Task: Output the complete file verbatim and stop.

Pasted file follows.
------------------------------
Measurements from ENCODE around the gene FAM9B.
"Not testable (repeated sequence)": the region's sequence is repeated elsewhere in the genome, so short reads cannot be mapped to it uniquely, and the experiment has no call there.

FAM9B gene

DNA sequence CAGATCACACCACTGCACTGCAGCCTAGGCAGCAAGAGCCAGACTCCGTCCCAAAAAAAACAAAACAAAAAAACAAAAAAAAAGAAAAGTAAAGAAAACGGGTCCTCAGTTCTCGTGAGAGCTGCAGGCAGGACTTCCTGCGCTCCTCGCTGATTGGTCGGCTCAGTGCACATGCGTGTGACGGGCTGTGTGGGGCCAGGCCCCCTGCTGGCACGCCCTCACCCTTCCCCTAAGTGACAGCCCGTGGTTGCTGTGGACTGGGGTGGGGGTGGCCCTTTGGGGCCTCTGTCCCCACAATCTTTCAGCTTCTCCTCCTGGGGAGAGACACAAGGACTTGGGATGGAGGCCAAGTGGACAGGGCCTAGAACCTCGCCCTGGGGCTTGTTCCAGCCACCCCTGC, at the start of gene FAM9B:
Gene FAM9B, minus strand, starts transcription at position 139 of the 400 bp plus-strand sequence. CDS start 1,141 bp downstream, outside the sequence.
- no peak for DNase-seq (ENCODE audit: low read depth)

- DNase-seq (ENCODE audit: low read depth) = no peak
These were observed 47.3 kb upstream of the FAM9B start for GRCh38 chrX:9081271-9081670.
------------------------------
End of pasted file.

Measurements from ENCODE around the gene FAM9B.
"Not testable (repeated sequence)": the region's sequence is repeated elsewhere in the genome, so short reads cannot be mapped to it uniquely, and the experiment has no call there.

FAM9B gene

DNA sequence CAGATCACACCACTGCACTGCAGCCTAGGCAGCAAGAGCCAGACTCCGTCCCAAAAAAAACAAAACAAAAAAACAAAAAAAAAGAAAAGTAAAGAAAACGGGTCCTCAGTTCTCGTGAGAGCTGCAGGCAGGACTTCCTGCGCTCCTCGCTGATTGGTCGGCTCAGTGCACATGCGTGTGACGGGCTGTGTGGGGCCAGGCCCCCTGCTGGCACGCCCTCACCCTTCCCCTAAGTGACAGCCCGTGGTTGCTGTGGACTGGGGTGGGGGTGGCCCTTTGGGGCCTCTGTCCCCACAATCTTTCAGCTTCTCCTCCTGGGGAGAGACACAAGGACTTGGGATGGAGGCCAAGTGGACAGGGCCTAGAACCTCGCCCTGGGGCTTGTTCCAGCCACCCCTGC, at the start of gene FAM9B:
Gene FAM9B, minus strand, starts transcription at position 139 of the 400 bp plus-strand sequence. CDS start 1,141 bp downstream, outside the sequence.
- no peak for DNase-seq (ENCODE audit: low read depth)

- DNase-seq (ENCODE audit: low read depth) = no peak
These were observed 47.3 kb upstream of the FAM9B start for GRCh38 chrX:9081271-9081670.